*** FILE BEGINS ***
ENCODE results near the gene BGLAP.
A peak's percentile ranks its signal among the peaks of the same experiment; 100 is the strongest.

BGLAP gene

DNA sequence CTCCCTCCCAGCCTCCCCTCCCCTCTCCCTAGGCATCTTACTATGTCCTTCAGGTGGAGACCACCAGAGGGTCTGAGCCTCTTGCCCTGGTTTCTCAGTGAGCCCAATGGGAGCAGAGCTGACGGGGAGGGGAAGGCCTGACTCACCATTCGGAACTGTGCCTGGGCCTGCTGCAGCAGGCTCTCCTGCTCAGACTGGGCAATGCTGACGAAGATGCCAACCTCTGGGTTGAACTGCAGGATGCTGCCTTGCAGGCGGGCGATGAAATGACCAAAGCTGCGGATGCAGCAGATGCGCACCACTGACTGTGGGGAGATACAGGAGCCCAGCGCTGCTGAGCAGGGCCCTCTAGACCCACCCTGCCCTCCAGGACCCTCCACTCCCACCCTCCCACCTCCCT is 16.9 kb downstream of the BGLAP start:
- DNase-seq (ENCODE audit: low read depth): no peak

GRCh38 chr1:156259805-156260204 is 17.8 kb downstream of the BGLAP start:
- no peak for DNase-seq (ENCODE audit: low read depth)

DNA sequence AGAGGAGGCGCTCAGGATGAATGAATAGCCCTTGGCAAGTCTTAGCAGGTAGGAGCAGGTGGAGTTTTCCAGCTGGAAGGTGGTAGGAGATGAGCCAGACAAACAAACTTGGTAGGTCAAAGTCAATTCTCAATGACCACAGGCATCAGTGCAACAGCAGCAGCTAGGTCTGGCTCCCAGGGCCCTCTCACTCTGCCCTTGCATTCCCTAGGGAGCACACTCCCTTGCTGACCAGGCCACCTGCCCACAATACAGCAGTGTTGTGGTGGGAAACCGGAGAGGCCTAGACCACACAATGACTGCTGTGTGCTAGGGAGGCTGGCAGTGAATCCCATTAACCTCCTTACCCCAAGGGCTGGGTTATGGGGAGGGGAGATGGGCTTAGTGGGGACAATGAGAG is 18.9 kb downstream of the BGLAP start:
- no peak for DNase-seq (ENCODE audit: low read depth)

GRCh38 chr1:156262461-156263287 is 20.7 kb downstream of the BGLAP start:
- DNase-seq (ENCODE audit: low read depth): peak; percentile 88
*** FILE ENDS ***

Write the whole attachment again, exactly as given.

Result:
ENCODE results near the gene BGLAP.
A peak's percentile ranks its signal among the peaks of the same experiment; 100 is the strongest.

BGLAP gene

DNA sequence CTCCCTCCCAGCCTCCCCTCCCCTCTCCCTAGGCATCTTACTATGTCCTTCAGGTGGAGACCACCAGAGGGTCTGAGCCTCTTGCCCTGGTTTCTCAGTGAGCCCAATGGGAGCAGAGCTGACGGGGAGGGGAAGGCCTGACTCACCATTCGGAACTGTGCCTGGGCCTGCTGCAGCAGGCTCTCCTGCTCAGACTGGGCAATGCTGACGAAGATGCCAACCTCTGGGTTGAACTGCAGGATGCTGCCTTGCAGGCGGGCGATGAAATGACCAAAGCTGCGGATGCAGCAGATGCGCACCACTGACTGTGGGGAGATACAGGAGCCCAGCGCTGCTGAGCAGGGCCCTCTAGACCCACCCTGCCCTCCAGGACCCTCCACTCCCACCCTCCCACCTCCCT is 16.9 kb downstream of the BGLAP start:
- DNase-seq (ENCODE audit: low read depth): no peak

GRCh38 chr1:156259805-156260204 is 17.8 kb downstream of the BGLAP start:
- no peak for DNase-seq (ENCODE audit: low read depth)

DNA sequence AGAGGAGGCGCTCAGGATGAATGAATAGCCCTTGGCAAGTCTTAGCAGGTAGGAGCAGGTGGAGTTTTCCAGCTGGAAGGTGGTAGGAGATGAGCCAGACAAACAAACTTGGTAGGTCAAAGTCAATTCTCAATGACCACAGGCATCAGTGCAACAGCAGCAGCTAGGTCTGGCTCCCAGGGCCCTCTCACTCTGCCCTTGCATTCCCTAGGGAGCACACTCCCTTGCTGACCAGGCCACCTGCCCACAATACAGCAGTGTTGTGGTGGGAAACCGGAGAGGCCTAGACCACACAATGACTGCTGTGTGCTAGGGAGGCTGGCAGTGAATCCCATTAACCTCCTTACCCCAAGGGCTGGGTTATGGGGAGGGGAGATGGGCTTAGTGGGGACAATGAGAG is 18.9 kb downstream of the BGLAP start:
- no peak for DNase-seq (ENCODE audit: low read depth)

GRCh38 chr1:156262461-156263287 is 20.7 kb downstream of the BGLAP start:
- DNase-seq (ENCODE audit: low read depth): peak; percentile 88